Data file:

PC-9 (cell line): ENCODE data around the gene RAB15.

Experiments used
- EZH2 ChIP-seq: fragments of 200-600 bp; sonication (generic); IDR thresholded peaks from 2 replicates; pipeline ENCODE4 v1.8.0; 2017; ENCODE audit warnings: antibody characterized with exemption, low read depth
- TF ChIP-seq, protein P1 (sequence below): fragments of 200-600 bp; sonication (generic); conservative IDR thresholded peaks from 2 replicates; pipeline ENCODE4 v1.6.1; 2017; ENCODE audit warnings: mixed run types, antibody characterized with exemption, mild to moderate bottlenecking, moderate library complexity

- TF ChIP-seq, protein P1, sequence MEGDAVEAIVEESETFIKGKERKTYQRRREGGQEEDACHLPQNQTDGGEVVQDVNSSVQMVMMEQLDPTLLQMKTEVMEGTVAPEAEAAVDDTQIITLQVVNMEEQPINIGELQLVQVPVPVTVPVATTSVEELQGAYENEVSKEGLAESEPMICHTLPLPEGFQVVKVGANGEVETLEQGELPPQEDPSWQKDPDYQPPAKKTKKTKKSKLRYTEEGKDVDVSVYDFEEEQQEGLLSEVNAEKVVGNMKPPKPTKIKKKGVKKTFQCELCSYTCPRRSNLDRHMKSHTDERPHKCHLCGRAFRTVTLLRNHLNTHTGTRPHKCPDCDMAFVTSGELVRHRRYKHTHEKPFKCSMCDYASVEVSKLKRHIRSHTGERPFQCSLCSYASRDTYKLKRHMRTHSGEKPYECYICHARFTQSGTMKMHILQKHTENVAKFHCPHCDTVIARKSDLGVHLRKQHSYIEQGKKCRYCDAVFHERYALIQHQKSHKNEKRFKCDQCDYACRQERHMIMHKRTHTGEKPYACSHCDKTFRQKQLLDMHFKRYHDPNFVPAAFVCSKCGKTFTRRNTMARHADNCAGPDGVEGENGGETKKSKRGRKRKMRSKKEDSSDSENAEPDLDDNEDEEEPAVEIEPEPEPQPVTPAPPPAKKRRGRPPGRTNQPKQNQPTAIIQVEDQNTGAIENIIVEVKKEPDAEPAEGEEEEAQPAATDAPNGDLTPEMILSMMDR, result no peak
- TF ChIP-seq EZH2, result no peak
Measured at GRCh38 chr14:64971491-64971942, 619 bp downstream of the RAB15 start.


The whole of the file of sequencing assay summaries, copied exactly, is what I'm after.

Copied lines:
PC-9 (cell line): ENCODE data around the gene RAB15.

Experiments used
- EZH2 ChIP-seq: fragments of 200-600 bp; sonication (generic); IDR thresholded peaks from 2 replicates; pipeline ENCODE4 v1.8.0; 2017; ENCODE audit warnings: antibody characterized with exemption, low read depth
- TF ChIP-seq, protein P1 (sequence below): fragments of 200-600 bp; sonication (generic); conservative IDR thresholded peaks from 2 replicates; pipeline ENCODE4 v1.6.1; 2017; ENCODE audit warnings: mixed run types, antibody characterized with exemption, mild to moderate bottlenecking, moderate library complexity

- TF ChIP-seq, protein P1, sequence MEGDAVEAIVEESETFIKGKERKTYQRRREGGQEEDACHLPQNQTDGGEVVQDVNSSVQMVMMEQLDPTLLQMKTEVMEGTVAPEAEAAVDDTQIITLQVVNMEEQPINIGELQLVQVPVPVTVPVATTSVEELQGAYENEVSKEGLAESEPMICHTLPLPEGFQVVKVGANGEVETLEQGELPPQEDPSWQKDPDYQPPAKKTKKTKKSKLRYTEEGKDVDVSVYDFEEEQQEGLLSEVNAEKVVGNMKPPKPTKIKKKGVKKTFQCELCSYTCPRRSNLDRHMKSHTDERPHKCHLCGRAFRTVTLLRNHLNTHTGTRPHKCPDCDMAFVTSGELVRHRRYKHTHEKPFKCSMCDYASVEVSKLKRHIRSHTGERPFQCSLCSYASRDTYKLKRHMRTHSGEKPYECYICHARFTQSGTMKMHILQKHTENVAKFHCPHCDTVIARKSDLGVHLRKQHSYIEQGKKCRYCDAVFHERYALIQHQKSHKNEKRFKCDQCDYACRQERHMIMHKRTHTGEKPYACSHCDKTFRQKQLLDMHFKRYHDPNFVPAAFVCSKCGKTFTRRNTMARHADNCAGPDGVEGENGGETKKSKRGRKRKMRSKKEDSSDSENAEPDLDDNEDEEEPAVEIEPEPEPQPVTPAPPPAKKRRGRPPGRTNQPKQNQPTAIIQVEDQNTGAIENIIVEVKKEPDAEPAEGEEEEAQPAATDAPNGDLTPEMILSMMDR, result no peak
- TF ChIP-seq EZH2, result no peak
Measured at GRCh38 chr14:64971491-64971942, 619 bp downstream of the RAB15 start.